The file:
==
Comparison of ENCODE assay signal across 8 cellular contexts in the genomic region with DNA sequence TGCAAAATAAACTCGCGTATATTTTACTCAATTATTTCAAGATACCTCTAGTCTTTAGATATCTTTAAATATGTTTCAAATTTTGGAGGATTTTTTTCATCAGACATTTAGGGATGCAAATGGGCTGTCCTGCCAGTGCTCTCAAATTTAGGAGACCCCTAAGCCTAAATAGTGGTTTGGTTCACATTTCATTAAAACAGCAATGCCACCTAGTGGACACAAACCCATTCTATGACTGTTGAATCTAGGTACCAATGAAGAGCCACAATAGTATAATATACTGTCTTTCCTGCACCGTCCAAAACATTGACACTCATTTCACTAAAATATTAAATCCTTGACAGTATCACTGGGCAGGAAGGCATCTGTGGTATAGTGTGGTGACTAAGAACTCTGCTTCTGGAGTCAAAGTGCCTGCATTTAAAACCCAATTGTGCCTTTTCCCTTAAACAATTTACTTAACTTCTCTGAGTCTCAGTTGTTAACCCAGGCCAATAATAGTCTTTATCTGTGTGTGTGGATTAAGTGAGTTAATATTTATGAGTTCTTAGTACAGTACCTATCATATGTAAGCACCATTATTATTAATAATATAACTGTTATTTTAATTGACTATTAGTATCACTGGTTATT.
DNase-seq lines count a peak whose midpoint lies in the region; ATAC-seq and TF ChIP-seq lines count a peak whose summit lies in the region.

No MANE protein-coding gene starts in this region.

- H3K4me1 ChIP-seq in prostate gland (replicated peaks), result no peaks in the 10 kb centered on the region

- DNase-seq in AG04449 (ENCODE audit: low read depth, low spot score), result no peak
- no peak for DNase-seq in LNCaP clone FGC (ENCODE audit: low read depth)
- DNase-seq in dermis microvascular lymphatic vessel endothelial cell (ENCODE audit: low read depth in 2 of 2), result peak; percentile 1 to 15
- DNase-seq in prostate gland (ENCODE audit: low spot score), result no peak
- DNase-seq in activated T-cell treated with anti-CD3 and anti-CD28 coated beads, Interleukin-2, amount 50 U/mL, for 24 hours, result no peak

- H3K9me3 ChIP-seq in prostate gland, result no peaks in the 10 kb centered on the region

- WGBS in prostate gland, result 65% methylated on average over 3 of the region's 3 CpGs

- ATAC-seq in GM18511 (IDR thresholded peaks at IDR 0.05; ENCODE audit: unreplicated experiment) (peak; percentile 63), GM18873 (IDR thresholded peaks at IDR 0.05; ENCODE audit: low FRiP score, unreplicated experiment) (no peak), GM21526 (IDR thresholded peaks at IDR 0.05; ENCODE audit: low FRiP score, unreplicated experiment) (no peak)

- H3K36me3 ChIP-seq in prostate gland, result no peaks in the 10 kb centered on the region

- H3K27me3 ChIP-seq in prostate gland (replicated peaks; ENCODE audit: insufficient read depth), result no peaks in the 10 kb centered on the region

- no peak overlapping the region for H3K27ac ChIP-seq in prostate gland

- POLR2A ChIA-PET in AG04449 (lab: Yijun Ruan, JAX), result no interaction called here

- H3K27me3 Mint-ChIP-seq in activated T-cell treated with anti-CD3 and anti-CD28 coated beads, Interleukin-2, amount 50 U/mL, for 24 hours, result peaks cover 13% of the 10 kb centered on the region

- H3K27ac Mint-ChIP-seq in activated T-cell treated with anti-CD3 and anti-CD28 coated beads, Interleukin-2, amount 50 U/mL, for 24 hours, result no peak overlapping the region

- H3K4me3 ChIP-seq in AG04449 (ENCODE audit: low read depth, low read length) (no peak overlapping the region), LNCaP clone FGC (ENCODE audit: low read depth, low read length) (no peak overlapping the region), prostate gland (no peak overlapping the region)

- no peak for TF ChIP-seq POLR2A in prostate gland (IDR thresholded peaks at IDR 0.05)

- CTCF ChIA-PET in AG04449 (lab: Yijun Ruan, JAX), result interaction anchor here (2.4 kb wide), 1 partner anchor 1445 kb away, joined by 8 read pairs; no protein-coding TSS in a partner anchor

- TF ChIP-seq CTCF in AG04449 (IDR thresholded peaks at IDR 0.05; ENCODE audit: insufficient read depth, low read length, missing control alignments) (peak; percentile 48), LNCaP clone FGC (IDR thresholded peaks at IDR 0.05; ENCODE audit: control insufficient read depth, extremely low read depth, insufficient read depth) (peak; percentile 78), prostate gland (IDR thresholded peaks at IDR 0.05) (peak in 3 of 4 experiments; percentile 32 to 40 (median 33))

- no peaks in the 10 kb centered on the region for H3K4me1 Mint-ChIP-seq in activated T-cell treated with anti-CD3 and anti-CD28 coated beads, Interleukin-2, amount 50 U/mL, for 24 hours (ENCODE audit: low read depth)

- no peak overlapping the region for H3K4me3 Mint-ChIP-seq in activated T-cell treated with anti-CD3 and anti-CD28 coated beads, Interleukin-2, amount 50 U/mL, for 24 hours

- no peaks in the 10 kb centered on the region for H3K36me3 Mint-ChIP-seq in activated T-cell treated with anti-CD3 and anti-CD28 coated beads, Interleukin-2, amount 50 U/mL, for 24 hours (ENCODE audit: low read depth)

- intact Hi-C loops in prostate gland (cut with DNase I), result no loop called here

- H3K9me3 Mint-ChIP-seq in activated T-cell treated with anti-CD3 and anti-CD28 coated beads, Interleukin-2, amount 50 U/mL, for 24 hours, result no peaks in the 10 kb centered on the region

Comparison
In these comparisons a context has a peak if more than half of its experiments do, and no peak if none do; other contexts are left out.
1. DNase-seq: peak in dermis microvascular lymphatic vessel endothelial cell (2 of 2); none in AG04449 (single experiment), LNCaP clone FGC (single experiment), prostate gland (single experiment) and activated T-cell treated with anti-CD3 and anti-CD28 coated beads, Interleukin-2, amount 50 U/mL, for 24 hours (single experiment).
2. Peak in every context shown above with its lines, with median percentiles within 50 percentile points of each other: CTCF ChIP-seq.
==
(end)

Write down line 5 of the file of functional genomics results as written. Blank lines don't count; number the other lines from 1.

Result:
- DNase-seq in AG04449 (ENCODE audit: low read depth, low spot score), result no peak